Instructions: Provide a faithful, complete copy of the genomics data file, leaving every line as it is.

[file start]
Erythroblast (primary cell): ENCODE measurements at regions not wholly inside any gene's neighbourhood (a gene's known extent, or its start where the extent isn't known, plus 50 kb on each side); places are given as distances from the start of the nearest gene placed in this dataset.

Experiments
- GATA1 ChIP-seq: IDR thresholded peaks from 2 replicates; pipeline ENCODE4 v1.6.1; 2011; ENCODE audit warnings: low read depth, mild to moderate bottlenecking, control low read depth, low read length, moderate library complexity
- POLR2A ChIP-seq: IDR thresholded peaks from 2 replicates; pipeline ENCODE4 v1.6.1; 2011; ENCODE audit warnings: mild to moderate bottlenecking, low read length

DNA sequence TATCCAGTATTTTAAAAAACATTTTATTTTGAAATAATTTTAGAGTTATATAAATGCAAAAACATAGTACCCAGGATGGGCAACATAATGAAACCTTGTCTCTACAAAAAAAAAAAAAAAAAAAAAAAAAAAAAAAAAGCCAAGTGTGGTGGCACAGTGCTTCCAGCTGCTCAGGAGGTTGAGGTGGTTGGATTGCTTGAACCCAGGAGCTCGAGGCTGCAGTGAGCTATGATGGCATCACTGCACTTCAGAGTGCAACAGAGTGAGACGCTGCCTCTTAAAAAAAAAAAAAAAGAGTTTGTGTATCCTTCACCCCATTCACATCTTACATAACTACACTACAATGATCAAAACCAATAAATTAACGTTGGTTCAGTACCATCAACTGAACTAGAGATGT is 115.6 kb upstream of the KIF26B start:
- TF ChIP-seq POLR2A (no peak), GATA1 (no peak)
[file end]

Erythroblast (primary cell): ENCODE measurements at regions not wholly inside any gene's neighbourhood (a gene's known extent, or its start where the extent isn't known, plus 50 kb on each side); places are given as distances from the start of the nearest gene placed in this dataset.

Experiments
- GATA1 ChIP-seq: IDR thresholded peaks from 2 replicates; pipeline ENCODE4 v1.6.1; 2011; ENCODE audit warnings: low read depth, mild to moderate bottlenecking, control low read depth, low read length, moderate library complexity
- POLR2A ChIP-seq: IDR thresholded peaks from 2 replicates; pipeline ENCODE4 v1.6.1; 2011; ENCODE audit warnings: mild to moderate bottlenecking, low read length

DNA sequence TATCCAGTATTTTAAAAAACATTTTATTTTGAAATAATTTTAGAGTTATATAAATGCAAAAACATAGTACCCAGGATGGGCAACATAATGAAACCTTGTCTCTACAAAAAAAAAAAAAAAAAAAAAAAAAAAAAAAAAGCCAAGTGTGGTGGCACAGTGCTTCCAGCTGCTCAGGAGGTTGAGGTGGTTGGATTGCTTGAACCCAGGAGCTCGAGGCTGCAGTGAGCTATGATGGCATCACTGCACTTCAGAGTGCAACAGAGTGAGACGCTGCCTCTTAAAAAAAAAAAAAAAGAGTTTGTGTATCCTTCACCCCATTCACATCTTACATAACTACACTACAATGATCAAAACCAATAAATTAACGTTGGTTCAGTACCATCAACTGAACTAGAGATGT is 115.6 kb upstream of the KIF26B start:
- TF ChIP-seq POLR2A (no peak), GATA1 (no peak)